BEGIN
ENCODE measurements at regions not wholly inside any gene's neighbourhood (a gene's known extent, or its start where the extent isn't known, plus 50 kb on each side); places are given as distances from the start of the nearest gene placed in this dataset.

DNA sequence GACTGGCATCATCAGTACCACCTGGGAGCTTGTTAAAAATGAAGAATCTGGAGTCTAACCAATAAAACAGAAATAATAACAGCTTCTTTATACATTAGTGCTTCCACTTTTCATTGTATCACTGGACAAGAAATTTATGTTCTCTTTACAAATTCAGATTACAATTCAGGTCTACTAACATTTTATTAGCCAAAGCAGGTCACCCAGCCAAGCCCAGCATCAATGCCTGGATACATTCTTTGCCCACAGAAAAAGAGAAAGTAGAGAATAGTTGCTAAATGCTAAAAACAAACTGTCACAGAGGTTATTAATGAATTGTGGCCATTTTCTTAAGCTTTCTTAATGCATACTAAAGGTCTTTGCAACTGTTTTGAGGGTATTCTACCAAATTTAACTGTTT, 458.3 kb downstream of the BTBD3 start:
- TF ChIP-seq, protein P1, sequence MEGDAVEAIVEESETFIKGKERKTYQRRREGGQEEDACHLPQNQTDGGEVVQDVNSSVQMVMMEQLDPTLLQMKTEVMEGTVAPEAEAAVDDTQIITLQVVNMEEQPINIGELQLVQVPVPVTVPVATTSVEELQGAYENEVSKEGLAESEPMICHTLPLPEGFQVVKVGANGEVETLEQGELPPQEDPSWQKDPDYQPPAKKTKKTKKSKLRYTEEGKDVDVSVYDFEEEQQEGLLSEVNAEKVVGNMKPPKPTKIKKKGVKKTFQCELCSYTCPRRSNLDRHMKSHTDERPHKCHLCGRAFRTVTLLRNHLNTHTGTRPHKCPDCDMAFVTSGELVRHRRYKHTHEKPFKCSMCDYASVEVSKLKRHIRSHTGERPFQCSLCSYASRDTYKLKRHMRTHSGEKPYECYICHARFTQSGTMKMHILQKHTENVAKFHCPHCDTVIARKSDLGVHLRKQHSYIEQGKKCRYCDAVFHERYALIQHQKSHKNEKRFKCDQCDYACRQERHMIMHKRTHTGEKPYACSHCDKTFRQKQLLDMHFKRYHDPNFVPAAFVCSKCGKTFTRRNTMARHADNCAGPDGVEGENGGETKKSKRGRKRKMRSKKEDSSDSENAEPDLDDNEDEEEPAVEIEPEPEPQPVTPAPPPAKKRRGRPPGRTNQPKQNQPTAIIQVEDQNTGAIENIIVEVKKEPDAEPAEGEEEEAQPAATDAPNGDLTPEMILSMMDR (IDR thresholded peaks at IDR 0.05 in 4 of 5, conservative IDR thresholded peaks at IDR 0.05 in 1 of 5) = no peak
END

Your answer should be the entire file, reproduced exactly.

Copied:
ENCODE measurements at regions not wholly inside any gene's neighbourhood (a gene's known extent, or its start where the extent isn't known, plus 50 kb on each side); places are given as distances from the start of the nearest gene placed in this dataset.

DNA sequence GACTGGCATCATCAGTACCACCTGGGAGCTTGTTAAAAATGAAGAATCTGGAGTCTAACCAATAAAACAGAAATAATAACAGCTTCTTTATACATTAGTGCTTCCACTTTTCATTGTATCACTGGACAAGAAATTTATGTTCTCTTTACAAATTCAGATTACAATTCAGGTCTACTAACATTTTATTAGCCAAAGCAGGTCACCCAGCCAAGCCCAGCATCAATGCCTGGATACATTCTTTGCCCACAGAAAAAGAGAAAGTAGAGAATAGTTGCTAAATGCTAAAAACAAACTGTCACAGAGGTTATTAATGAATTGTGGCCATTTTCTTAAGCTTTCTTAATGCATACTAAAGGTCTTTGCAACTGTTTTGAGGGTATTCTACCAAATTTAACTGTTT, 458.3 kb downstream of the BTBD3 start:
- TF ChIP-seq, protein P1, sequence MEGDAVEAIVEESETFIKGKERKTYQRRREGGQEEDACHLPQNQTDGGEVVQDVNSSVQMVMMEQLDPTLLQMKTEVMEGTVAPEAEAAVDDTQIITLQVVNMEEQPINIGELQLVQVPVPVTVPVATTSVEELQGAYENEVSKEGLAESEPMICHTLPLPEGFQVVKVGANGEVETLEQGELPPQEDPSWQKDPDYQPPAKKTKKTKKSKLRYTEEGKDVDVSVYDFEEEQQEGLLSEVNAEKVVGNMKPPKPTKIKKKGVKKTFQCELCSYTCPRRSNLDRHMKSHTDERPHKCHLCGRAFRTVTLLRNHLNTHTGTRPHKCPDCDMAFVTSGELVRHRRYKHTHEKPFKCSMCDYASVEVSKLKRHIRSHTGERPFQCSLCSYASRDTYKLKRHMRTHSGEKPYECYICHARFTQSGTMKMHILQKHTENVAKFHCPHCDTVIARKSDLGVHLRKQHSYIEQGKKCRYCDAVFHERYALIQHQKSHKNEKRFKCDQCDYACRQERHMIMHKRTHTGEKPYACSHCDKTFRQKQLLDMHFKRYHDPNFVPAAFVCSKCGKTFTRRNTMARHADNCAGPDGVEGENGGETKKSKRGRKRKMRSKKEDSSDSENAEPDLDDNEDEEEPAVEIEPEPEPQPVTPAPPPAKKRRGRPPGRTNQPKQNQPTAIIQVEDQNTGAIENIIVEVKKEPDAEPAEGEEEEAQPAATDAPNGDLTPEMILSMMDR (IDR thresholded peaks at IDR 0.05 in 4 of 5, conservative IDR thresholded peaks at IDR 0.05 in 1 of 5) = no peak